Poor Larry isn't looking too good. He's pale and clammy and he's been projectile vomiting over and over again while his carers just stand by and watch.
Yet their lack of concern for Larry is made up for by their intense interest in how far splashes of his vomit can fly, and how effectively they evade attempts to clean them up.
Larry is a "humanoid simulated vomiting system" designed to help scientists analyze contagion. And like millions around the world right now, he's struggling with norovirus - a disease one British expert describes as "the Ferrari of the virus world".
"Norovirus is one of the most infectious viruses of man," said Ian Goodfellow, a professor of virology at the department of pathology at Britain's University of Cambridge, who has been studying noroviruses for 10 years.
"It takes fewer than 20 virus particles to infect someone. So each droplet of vomit or gram of feces from an infected person can contain enough virus to infect more than 100,000 people."
Norovirus is hitting hard this year - and earlier too.
In Britain so far this season, more than a million people are thought to have suffered the violent vomiting and diarrhea it can bring. The Health Protection Agency (HPA) said this high rate of infection relatively early in the winter mirrors trends seen in Japan and Europe.
"In Australia the norovirus season also peaks during the winter, but this season it has gone on longer than usual and they are seeing cases into their summer," it said in a statement.
In the United States, the Centers for Disease Control and Prevention (CDC) say norovirus causes 21 million illnesses annually. Of those who get the virus, some 70,000 require hospitalization and around 800 die each year.
Profuse and projectile
Norovirus dates back more than 40 years and takes its name from the U.S. city of Norwalk, Ohio, where there was an outbreak of acute gastroenteritis in school children in November 1968.
Symptoms include a sudden onset of vomiting, which can be projectile, and diarrhea, which may be profuse and watery. Some victims also suffer fevers, headaches and stomach cramps.
John Harris, an expert on the virus at Britain's HPA, puts it simply: "Norovirus is very contagious and very unpleasant."
What makes this such a formidable enemy is its ability to evade death from cleaning and to survive long periods outside a human host. Scientists have found norovirus can remain alive and well for 12 hours on hard surfaces and up to 12 days on contaminated fabrics such as carpets and upholstery. In still water, it can survive for months, maybe even years.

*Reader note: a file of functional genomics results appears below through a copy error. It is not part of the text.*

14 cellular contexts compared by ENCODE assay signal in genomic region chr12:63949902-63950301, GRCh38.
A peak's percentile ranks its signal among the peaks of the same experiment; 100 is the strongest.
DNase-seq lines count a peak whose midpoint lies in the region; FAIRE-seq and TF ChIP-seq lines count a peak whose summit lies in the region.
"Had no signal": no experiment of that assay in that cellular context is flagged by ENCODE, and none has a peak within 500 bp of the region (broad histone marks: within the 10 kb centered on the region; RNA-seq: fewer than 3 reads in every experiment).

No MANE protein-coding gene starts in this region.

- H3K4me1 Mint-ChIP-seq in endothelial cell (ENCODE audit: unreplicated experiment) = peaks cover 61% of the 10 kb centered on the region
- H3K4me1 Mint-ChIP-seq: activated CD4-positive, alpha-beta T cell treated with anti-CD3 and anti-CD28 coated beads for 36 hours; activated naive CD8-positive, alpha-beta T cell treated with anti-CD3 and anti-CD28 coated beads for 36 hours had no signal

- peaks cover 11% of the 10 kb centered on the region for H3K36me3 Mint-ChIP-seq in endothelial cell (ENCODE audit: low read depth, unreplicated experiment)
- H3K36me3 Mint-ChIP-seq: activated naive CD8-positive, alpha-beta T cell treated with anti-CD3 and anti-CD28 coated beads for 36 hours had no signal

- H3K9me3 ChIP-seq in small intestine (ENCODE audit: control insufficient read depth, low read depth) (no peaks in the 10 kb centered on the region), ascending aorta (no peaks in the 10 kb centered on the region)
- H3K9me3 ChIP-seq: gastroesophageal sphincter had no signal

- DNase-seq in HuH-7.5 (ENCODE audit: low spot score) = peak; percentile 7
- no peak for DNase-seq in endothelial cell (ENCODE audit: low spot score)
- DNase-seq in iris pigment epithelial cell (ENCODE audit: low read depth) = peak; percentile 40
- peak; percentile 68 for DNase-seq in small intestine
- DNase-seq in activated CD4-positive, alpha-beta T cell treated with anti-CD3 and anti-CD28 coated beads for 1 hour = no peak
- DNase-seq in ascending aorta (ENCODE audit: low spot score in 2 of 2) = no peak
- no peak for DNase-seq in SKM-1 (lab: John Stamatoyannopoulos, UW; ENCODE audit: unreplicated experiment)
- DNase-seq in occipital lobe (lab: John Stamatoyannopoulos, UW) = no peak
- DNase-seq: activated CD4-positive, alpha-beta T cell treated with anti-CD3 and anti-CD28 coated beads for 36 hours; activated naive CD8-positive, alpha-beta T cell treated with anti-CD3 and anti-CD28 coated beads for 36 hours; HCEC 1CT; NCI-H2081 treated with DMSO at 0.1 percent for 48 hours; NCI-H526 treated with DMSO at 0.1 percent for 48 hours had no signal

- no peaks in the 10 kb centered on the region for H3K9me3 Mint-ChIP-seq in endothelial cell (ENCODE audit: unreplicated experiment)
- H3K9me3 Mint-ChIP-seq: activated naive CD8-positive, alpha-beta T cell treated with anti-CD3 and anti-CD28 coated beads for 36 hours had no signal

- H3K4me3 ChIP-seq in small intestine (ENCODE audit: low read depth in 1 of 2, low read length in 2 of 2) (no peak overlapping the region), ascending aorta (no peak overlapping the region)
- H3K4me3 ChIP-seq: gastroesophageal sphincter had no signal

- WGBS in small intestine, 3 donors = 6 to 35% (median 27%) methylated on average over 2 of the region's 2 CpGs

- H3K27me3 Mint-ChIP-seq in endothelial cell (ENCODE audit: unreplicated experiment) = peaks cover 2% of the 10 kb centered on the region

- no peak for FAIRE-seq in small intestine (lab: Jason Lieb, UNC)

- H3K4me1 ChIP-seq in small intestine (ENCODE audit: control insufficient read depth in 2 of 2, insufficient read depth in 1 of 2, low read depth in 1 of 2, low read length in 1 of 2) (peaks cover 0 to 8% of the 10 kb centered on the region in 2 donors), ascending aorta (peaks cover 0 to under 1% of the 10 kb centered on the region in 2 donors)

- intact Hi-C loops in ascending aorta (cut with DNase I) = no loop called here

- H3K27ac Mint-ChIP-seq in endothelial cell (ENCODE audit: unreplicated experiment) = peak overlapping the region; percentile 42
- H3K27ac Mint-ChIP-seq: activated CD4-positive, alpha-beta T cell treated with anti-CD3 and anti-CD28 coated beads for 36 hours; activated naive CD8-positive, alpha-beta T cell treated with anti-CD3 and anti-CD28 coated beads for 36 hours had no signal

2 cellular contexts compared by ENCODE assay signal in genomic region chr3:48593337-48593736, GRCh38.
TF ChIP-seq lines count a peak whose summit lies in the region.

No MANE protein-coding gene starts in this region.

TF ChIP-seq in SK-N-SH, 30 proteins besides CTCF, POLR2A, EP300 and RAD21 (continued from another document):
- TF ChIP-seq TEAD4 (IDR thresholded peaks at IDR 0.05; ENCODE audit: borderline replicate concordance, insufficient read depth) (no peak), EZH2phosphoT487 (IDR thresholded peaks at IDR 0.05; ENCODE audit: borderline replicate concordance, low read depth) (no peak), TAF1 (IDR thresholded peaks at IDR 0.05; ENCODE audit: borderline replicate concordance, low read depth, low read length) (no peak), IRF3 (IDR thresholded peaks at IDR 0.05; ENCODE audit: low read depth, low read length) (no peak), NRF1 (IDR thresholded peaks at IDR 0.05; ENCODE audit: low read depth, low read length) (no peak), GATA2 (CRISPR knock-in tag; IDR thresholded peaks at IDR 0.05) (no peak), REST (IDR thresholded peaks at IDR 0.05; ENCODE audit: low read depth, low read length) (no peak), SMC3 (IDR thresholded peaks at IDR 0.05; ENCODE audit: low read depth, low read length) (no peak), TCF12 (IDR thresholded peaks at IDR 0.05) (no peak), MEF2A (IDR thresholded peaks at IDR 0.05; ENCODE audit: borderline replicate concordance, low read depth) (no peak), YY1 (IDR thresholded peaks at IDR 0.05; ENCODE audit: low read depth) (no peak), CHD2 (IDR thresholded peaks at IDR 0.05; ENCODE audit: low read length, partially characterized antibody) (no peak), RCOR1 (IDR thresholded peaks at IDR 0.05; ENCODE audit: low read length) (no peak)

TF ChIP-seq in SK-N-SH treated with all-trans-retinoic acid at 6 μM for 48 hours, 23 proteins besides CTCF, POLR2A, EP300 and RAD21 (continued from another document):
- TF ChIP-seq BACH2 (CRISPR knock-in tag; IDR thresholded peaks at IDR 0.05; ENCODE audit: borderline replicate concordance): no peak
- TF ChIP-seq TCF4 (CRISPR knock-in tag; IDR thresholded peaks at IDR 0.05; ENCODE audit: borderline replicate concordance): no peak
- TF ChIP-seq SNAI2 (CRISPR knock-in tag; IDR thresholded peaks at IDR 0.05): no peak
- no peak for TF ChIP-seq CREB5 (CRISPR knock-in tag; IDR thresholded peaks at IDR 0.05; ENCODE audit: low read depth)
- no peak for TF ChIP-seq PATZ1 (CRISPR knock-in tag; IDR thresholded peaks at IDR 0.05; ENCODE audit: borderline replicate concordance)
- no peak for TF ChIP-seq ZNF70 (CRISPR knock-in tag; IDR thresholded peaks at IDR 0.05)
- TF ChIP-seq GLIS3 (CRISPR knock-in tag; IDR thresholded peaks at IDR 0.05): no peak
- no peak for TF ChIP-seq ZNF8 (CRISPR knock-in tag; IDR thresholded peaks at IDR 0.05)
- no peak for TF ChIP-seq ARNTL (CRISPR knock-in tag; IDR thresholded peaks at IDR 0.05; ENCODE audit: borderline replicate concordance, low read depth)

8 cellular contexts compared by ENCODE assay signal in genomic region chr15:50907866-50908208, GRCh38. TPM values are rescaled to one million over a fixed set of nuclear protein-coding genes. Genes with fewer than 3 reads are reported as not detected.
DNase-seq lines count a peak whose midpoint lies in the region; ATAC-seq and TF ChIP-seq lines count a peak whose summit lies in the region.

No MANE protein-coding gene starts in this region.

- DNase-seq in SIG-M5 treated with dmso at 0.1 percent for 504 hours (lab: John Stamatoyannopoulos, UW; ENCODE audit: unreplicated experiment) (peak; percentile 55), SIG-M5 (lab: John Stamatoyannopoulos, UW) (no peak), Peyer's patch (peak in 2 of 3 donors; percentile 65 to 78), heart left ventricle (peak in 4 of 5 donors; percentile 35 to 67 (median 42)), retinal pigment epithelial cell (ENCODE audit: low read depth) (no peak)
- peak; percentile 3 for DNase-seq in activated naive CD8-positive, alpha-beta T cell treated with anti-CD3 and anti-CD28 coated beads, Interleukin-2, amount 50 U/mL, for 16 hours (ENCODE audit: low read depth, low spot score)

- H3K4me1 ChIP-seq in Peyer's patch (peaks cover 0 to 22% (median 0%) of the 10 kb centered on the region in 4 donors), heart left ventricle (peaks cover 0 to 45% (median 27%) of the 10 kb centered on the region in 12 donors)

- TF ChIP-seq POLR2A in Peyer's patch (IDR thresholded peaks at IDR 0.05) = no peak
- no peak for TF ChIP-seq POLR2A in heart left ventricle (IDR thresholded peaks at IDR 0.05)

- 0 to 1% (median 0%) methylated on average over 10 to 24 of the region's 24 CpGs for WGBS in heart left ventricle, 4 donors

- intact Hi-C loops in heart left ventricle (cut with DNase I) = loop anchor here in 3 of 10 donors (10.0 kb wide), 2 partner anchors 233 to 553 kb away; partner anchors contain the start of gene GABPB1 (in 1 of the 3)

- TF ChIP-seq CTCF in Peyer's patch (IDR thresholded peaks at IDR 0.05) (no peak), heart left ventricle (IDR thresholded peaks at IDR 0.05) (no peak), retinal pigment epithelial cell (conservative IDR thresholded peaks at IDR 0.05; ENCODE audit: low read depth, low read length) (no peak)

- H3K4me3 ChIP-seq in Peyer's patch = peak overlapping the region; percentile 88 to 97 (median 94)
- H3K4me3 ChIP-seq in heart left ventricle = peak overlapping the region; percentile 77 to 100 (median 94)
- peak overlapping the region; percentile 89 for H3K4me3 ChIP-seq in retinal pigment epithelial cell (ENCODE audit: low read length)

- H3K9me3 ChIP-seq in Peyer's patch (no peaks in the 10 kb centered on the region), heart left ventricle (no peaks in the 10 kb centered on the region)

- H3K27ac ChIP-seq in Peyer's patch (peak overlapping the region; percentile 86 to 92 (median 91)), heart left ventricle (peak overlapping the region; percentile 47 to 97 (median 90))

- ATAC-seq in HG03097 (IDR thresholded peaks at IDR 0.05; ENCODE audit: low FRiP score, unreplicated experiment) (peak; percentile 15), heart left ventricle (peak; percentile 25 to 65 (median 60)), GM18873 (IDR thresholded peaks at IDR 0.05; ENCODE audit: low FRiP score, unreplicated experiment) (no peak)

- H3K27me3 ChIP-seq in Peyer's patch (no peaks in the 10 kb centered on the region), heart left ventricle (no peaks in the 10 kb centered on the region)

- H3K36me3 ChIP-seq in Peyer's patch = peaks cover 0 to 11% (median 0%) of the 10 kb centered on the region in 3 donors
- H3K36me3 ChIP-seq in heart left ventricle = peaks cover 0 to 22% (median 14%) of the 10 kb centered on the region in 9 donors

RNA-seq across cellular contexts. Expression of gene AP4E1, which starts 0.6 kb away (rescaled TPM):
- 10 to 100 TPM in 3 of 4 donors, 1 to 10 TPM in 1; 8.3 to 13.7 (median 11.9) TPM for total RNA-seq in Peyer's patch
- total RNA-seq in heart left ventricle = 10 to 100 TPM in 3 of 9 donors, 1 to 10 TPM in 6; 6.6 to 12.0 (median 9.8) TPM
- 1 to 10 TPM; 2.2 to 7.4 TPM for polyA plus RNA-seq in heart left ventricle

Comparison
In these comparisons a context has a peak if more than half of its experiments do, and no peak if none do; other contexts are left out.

At the Health and Safety Laboratory in Derbyshire, northern England, where researcher Catherine Makison developed the humanoid simulated vomiting system and nicknamed him "Vomiting Larry", scientists analyzing his reach found that small droplets of sick can spread over three meters.
"The dramatic nature of the vomiting episodes produces a lot of aerosolized vomit, much of which is invisible to the naked eye," Goodfellow told Reuters.
Larry's projections were easy to spot because he had been primed with a "vomitus substitute", scientists explain, which included a fluorescent marker to help distinguish even small splashes - but they would not be at all easily visible under standard white hospital lighting.
Add the fact that norovirus is particularly resistant to normal household disinfectants and even alcohol hand gels, and it's little wonder the sickness wreaks such havoc in hospitals, schools, nursing homes, cruise ships and hotels.
During the two weeks up to December 23, there were 70 hospital outbreaks of norovirus reported in Britain, and last week a cruise ship that sails between New York and Britain's Southampton docked in the Caribbean with about 200 people on board suffering suspected norovirus.
The good news, for some, is that not everyone appears to be equally susceptible to norovirus infection. According to Goodfellow, around 20 percent of Europeans have a mutation in a gene called FUT2 that makes them resistant.
For the rest the only likely good news will have to wait for the results of trials of a potential norovirus vaccine developed by U.S. drugmaker LigoCyte Pharmaceuticals Inc, or from one of several research teams around the world working on possible new antiviral drugs to treat the infection.
Early tests in 2011 indicated that around half of people vaccinated with the experimental shot, now owned by Japan's Takeda Pharmaceutical Co, were protected from symptomatic norovirus infection.
The bad news, virologists say, is that the virus changes constantly, making it a moving target for drug developers. There is also evidence that humans' immune response to infection is short-lived, so people can become re-infected by the same virus within just a year or two.
"There are many strains, and the virus changes very rapidly - it undergoes something virologists call genetic drift," Harris said in a telephone interview. "When it makes copies of itself, it makes mistakes in those copies - so each time you encounter the virus you may be encountering a slightly different one."
This means that even if a vaccine were to be fully developed - still a big 'if' - it would probably need to be tweaked and repeated in a slightly different formula each year to prevent people getting sick.
Until any effective drugs or vaccines are developed, experts reckon that like the common cold, norovirus will be an unwelcome guest for many winters to come. Their advice is to stay away from anyone with the virus, and use soap and water liberally.
"One of the reasons norovirus spreads so fast is that the majority of people don't wash their hands for long enough," said Goodfellow. "We'd suggest people count to 15 while washing their hands and ensure their hands are dried completely."
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